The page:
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J Hepatol. 2001 Sep;35(3):367-75.

Transglutaminase-mediated cross-linking is involved in the stabilization of extracellular matrix in human liver fibrosis.

Author information

1
Institut Pasteur de Lyon, France. grenardp@cardiff.ac.uk

Abstract

BACKGROUND/AIMS:

Lysyl oxidase-mediated cross-linking contributes to the stabilization of collagen in liver fibrosis. We have investigated transglutaminase-mediated cross-linking, to determine if it participates in the stabilization of extracellular matrix in human liver fibrosis.

METHODS:

Transglutaminase activity was assessed in vitro by incorporation of biotinylated amine into liver proteins. The product of the transglutaminase-catalyzed cross-linking reaction, Nepsilon(gamma-glutamyl)lysine, and the extracellular proteins cross-linked by it, were localized by immunohistochemistry in fibrotic livers. The cross-linked complexes were extracted from liver tissue, immunopurified and characterized by Western blot.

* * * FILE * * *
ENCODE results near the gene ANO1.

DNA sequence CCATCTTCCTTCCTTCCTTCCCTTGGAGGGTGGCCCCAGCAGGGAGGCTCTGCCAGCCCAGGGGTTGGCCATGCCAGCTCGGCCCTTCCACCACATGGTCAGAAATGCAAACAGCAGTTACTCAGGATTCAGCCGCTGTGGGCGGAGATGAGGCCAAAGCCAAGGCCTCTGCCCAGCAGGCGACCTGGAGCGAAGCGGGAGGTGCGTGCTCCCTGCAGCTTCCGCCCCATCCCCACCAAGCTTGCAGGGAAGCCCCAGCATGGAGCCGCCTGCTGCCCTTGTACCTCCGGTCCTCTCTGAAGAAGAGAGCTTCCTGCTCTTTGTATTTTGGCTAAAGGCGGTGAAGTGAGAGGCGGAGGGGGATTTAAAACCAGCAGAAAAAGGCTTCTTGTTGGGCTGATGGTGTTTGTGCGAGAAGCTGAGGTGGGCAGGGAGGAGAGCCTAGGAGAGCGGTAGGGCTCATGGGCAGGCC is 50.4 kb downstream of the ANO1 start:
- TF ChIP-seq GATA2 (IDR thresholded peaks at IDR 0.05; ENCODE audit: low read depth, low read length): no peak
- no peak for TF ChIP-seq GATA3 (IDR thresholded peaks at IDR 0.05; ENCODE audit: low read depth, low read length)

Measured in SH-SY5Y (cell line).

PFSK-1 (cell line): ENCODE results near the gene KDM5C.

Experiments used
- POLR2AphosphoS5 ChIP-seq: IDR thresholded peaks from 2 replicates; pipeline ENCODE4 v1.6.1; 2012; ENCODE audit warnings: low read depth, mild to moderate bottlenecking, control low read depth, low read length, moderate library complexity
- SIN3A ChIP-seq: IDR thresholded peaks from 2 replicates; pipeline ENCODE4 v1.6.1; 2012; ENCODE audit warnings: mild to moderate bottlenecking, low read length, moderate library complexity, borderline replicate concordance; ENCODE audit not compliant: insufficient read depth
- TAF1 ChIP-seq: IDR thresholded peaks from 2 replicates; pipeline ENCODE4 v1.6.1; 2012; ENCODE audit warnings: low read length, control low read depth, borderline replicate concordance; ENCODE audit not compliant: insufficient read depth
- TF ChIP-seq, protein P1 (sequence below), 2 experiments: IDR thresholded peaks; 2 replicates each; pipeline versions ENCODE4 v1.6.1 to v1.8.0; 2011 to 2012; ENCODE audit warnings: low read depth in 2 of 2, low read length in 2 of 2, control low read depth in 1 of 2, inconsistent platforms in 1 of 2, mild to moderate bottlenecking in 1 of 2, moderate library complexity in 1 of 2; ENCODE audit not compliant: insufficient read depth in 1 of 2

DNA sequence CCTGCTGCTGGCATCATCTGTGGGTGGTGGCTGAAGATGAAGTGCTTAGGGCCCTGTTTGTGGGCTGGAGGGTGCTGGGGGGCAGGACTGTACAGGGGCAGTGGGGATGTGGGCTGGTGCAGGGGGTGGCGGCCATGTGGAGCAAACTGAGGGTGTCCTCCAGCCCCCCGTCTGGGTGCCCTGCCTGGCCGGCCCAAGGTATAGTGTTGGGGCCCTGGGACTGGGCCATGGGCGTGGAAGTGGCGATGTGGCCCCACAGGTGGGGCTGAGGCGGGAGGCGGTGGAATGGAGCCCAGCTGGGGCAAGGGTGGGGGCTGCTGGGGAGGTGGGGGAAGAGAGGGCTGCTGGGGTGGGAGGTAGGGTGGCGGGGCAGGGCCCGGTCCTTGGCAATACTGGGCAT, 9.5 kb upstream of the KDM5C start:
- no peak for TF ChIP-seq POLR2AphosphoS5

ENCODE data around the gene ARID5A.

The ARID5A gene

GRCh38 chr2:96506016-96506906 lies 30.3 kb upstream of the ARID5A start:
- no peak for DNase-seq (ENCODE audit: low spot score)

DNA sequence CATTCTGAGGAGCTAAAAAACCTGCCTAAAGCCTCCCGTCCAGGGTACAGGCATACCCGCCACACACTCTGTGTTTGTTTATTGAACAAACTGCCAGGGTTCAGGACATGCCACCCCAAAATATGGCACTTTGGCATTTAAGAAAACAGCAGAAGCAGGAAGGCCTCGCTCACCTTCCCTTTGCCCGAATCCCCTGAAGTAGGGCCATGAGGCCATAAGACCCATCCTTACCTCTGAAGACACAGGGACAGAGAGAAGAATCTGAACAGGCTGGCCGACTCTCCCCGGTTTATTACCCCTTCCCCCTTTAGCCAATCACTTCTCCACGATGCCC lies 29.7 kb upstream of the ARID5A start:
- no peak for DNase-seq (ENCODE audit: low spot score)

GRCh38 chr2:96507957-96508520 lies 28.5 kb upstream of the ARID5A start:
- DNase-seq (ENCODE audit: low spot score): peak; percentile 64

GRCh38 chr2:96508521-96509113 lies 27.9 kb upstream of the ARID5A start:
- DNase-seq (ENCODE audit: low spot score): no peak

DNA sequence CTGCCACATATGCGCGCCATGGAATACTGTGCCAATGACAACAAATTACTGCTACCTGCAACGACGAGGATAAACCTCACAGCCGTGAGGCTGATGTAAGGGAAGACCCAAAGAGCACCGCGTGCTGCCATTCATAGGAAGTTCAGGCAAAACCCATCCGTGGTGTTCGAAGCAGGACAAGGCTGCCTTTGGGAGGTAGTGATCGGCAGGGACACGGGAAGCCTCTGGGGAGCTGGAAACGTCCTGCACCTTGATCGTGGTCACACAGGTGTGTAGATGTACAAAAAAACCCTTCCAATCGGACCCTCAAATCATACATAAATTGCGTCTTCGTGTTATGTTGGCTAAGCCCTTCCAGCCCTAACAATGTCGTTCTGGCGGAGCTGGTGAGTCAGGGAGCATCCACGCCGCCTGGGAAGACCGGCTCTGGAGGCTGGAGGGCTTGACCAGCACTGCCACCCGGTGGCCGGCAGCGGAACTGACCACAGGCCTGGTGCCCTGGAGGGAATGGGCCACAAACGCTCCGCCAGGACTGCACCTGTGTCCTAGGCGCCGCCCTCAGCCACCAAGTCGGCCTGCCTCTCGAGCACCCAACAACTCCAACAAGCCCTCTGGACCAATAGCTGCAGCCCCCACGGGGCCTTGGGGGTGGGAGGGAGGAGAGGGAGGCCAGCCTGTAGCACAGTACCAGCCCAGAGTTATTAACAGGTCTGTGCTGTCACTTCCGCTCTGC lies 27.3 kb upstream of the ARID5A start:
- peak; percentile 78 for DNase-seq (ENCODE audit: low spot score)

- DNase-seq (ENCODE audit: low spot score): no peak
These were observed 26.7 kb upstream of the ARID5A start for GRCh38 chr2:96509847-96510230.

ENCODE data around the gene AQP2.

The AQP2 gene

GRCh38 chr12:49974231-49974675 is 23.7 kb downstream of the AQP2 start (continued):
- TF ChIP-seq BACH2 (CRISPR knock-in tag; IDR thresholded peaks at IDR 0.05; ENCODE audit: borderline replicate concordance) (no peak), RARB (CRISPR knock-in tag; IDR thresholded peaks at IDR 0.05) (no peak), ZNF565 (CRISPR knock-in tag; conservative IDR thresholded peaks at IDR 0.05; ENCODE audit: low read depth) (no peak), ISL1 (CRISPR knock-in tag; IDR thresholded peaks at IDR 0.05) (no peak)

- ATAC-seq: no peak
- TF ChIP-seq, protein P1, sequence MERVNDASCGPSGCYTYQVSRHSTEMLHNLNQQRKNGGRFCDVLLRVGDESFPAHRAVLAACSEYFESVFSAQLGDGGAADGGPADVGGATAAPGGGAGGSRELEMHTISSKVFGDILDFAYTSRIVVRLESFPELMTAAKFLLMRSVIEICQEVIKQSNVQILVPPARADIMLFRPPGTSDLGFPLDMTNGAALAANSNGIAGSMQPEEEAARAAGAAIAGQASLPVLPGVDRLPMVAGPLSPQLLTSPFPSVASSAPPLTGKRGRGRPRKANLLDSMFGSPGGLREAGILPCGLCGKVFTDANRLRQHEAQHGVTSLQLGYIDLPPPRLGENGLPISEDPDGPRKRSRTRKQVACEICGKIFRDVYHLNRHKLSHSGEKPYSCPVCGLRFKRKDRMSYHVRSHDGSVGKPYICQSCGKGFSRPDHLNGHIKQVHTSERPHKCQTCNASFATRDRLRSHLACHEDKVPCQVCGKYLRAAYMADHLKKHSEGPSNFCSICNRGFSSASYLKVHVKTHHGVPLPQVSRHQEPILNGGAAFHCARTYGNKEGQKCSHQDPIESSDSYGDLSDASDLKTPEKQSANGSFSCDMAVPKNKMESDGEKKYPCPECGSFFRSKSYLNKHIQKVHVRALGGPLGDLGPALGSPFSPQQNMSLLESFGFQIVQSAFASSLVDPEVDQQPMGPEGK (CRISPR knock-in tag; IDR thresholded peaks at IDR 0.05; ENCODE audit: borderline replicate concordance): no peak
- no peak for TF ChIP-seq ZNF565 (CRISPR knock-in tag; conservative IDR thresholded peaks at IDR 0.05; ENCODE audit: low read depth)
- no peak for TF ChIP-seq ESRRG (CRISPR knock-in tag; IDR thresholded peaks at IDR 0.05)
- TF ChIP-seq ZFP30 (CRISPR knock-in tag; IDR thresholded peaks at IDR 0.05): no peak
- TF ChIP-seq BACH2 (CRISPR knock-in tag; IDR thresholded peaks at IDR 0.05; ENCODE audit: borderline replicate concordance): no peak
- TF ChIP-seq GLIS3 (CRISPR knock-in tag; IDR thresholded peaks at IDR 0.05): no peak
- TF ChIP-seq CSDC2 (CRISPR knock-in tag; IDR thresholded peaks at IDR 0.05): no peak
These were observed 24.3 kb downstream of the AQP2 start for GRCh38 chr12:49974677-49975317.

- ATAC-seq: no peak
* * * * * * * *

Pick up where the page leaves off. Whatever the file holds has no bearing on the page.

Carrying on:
RESULTS:

Transglutaminase, detected by immunohistochemistry, Western blot and by enzymatic activity, was found in higher amounts in fibrotic than in normal liver. The Nepsilon(gamma-glutamyl)lysine cross-link, undetectable in normal liver, was present extracellularly in fibrotic liver, where it was co-distributed with osteonectin, mostly in inflammatory areas submitted to an intense remodeling. Cross-linking of osteonectin by transglutaminase was confirmed by Western blot. In parasitic fibrosis transglutaminase also originates from the parasite.

CONCLUSIONS:

Transglutaminase-mediated cross-linking occurs in liver extracellular matrix during the early, inflammatory, stage of liver fibrosis, whereas cross-linking by pyridinoline occurs mostly later in the fibrotic process. This could lead to the development of new anti-fibrotic treatments targeted to a specific stage of fibrosis.

PMID:
11592598
[Indexed for MEDLINE]

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